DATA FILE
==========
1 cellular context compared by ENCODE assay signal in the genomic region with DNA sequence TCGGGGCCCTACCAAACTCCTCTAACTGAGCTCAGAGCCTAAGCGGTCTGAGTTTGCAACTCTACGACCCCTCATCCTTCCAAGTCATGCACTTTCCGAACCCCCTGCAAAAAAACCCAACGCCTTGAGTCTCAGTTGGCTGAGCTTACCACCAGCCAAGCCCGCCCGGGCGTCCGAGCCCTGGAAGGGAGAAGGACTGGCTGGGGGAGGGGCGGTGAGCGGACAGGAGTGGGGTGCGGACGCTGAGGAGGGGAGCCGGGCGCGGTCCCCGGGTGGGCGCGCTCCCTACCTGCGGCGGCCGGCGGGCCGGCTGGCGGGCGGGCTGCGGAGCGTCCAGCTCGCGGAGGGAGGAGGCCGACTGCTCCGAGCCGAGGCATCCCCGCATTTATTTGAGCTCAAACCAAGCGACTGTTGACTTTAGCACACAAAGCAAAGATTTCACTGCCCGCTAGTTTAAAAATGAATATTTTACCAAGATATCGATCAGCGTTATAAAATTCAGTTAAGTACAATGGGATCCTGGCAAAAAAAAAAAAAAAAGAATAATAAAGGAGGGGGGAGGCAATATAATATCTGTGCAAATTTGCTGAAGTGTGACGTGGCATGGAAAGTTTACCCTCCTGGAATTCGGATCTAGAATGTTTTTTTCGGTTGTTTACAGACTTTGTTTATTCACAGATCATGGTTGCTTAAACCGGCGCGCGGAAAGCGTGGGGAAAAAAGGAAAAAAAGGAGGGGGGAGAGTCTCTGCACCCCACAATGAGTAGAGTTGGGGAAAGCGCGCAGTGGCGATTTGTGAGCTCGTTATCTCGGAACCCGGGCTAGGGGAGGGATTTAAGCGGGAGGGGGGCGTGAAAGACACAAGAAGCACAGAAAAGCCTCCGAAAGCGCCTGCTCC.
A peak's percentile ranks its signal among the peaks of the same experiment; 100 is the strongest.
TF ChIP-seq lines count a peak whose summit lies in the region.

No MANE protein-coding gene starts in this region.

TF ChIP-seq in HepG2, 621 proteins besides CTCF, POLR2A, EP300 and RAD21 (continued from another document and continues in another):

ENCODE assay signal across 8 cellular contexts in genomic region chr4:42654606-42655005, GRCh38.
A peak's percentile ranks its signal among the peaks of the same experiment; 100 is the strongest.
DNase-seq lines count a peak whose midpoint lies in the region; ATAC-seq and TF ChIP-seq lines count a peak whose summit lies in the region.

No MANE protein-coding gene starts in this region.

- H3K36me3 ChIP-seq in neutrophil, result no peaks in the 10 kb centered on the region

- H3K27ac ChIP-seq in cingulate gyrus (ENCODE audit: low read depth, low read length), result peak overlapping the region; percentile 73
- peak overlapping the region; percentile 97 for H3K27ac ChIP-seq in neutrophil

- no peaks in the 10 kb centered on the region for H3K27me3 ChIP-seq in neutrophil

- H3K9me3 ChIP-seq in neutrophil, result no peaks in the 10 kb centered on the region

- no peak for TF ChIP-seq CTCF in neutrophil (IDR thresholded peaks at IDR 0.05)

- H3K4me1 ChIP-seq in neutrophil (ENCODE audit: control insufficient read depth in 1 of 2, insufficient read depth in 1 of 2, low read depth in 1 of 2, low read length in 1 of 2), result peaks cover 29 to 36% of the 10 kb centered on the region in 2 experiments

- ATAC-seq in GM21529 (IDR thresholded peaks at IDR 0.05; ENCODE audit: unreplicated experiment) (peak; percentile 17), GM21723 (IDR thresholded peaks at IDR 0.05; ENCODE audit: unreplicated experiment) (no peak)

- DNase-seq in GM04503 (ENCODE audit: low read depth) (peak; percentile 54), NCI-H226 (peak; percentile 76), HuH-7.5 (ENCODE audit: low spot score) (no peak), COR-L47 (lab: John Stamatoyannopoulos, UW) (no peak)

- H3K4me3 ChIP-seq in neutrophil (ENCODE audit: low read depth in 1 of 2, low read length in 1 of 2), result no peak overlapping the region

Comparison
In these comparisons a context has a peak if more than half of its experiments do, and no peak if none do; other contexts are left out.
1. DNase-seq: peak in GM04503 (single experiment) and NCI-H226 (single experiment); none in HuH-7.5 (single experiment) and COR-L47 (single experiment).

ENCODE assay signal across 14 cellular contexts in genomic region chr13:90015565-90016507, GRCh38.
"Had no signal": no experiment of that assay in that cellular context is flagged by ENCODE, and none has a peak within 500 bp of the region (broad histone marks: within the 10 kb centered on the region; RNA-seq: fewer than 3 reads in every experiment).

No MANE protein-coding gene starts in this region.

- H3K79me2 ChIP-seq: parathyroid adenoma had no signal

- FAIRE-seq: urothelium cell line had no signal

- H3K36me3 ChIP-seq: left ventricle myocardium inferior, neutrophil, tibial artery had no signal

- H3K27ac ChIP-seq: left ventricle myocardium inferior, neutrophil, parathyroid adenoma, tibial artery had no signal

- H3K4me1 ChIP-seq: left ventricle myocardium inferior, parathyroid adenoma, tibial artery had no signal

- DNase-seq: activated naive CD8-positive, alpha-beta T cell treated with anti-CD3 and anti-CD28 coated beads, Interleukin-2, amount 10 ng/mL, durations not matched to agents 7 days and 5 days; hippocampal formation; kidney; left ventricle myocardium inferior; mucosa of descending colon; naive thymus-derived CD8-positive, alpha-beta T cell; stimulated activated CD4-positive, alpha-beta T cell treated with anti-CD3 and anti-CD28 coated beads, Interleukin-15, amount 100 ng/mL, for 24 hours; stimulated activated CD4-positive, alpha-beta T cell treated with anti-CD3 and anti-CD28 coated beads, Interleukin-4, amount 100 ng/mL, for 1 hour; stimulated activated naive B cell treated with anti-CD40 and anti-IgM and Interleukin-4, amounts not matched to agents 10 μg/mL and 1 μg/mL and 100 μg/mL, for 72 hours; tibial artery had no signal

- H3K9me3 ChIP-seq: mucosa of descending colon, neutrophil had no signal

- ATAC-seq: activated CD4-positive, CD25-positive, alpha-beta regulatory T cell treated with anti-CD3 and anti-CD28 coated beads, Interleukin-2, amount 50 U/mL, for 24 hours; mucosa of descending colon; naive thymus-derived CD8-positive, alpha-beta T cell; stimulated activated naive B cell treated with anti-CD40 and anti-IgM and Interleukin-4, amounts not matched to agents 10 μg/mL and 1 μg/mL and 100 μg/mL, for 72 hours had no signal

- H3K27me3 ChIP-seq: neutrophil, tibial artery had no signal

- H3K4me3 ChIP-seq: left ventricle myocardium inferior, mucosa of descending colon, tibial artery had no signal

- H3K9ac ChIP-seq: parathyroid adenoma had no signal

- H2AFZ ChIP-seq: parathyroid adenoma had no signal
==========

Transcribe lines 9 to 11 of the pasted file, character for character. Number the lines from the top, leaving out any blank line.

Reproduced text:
No MANE protein-coding gene starts in this region.

- H3K36me3 ChIP-seq in neutrophil, result no peaks in the 10 kb centered on the region

- H3K27ac ChIP-seq in cingulate gyrus (ENCODE audit: low read depth, low read length), result peak overlapping the region; percentile 73